A Portable Windows Game Console with Custom Zen 4 + RDNA 3 APU

asus rog ally

Asus has begun teasing its own portable game console, the ROG Ally, which the company is positioning as a high-end offering for the handheld PC gaming market. With its ROG Ally, Asus is certainly trying to join in on the rise of portable x86-based game consoles, which have been inspired by the Steam Deck system and further stimulated by game developers’ enthusiasm to optimize their titles for these portable low-power PCs.

This weeks reveal, which included a questionably timed April Fool’s joke that was, in, fact, not a joke, is less of an announcement and more of a teaser on what Asus is working on. As such, Asus hasn’t revealed much in the way of detailed specifications, let alone a release date or pricing. None the less, the company feels confident enough in the product at this point that they’re showing off a prototype to whet gamers appetites ahead of what’s presumably a proper release later this year.

Starting at the heart of Asus’s handheld console, CPU and GPU are corner stones of every gaming system. So for its ROG Ally Asus picked up what they are calling a custom AMD system-on-chip featuring Zen 4 general purpose cores as well as an RDNA 3-based integrated GPU. The SoC is made by TSMC on one of its N4 process technologies (4nm-class), though its configuration is unknown and we have no idea whether ROG Ally uses what’s just a semi-custom configuration of one of AMD’s Phoenix APUs, or if indeed uses a truly custom-designed SoC with certain perks exclusive for the console. 

(Image credit: Dave2D)

The Asus ROG Ally comes with a proprietary connector which is divided into two part: one part transmits PCIe 3.0 x8 data, while the other part is a USB-C connector responsible for transmitting power and USB data. That connector, in turn, can be used to attach an external Asus ROG XG Mobile dock with an external GPU (up to GeForce RTX 4090 Laptop GPU) and external display connectors, essentially transforming the portable game console into a higher performance desktop gaming system. While most portable game consoles can work with external displays and some can even attach an external GPU (albeit with some tricks), enabling this capability by default is one of the major features Asus is counting on to differentiate its ROG Ally.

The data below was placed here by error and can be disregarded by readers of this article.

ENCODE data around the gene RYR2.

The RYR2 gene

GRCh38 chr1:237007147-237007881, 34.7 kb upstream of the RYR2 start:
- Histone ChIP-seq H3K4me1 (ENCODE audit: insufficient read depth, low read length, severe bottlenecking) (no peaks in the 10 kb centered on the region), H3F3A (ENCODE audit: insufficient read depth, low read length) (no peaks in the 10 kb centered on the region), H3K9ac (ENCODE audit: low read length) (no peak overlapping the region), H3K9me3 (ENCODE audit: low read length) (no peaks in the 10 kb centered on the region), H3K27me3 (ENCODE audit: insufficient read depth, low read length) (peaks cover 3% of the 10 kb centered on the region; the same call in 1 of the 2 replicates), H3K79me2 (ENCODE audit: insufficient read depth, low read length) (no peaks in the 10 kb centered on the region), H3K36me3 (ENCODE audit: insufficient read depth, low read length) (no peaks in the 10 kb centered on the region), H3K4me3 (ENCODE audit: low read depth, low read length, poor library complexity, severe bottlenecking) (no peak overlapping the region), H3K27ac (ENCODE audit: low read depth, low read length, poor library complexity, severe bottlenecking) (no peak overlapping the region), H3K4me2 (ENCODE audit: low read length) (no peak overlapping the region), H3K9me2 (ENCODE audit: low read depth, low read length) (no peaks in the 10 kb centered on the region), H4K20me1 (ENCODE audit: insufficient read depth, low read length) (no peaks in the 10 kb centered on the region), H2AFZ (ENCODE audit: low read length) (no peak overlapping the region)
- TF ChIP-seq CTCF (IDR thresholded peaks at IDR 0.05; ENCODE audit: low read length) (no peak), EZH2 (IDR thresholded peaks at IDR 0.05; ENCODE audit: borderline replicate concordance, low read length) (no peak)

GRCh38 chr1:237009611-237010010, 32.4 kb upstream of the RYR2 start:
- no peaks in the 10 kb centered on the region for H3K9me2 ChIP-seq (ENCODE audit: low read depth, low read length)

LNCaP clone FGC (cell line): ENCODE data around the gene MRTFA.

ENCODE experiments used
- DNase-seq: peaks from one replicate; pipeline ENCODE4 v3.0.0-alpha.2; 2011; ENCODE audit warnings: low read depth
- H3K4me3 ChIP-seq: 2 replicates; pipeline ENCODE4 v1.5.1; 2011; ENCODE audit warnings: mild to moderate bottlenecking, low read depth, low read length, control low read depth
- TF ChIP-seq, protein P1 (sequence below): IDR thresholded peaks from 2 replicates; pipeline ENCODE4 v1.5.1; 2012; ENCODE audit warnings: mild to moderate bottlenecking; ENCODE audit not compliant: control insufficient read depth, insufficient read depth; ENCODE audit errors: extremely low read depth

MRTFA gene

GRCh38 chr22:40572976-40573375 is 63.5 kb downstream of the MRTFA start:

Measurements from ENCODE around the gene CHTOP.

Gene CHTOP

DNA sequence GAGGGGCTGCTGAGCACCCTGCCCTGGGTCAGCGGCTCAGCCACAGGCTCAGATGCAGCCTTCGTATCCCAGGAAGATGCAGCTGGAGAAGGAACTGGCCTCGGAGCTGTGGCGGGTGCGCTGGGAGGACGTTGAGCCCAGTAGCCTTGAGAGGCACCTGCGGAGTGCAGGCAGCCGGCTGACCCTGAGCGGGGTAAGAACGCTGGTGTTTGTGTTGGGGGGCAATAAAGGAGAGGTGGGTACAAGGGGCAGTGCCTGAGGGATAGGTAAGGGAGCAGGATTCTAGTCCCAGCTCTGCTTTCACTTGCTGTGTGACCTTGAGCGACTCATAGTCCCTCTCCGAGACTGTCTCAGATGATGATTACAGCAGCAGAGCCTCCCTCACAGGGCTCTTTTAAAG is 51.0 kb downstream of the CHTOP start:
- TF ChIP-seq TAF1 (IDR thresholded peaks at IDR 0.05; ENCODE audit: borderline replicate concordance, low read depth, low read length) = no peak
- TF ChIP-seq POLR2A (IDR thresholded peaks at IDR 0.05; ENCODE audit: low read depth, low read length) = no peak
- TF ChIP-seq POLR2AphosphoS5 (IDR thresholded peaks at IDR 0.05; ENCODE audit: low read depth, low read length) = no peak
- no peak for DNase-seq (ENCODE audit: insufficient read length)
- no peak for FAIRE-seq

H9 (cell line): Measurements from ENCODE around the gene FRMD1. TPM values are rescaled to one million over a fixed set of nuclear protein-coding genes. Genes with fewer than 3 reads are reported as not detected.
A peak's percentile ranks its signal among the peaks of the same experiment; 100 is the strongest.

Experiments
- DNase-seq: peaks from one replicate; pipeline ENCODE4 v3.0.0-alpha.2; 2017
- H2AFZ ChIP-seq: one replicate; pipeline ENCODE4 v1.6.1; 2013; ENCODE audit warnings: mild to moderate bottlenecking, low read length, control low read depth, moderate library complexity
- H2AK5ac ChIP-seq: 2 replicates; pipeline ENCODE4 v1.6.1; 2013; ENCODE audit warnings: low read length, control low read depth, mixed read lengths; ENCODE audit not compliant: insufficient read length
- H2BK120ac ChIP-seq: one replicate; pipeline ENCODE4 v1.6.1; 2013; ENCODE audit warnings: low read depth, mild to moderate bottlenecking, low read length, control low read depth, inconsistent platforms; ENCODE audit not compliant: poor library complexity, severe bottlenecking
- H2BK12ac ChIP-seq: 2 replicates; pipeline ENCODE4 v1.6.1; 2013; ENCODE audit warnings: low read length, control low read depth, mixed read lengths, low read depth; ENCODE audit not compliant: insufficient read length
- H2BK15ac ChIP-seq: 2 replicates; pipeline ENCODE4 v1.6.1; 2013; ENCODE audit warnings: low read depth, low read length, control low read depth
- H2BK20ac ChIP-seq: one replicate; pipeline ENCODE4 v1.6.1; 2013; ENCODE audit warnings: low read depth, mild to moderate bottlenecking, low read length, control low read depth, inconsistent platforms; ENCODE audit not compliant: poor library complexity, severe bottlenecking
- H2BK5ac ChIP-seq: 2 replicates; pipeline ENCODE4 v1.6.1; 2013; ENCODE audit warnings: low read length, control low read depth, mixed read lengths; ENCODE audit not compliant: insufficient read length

(Image credit: Dave2D)

(Image credit: Dave2D)

The Alloy’s custom APU, in turn, will be used to drive a 7-inch Full-HD (1080p) display, which offers a maximum brightness up to 500 nits brightness as well as an up to 120 Hz refresh rate. The inclusion of such a high performance display on a battery-constrained device is certainly an interesting choice, and while at first blush it sounds like it may be overkill, YouTuber Dave2D, who was one of only two people to get an early look at the console, says that the built-in GPU can indeed take advantage of a higher refresh rate.

As far as other hardware peculiarities are concerned, the Asus ROG Ally console uses soldered-down (presumably) LPDDR5 memory, an M.2-2230 NVMe SSD, a Wi-Fi and Bluetooth adapter, a MicroSD card slot, a USB Type-C port for charging and display output, and a TRRS audio connector for headsets. 

(Image credit: Dave2D)

(Image credit: Dave2D)

When it comes to software, Asus ROG Ally runs Microsoft’s Windows 11 operating system and should be compatible with all contemporary games developed for the Windows platform, including those available from Steam, Epic Games Store, and Xbox Game Pass. This is of course a significant trump that the Asus ROG Ally has over Valve’s Steam Deck, which runs a custom version of Linux and is not compatible with all games – but getting desktop Windows to play nicely with handheld computers has also historically come with its own set of challenges.

With all of that said, Steam Deck still has an edge over ROG Ally when it comes to ergonomics, according to Dave2D. Yet, the Asus portable game console is quieter and can run cooler when working in a 15W mode.

(Image credit: Dave2D)

(Image credit: Dave2D)

The Asus ROG Ally game console certainly looks impressive from hardware standpoint. Meanwhile, its software is in the early stages of development, according to the Dave2D, which suggests that this one is not going to be available shortly. This is perhaps why Asus decided not to disclose final specifications of the game console and only gave it to two YouTubers for a test run.

Asus reportedly says that the price of the ROG Ally console will be competitive, though this is a pretty vague statement as if it performs two times faster than Valve’s Steam Deck ($699) and is priced roughly 50% higher (say $999 – $1099), one may say that as its price performance ratio is so good, its price is competitive. Meanwhile, good news is that Asus will release its unit globally.

In any case, Asus’s attempt to enter the market of portable gaming console looks inspiring from hardware standpoint (i.e., on paper). It remains to be seen how comfortable it is to use the console, as well as how much it ends up costing and just how long the high-specced device can be used on the go.

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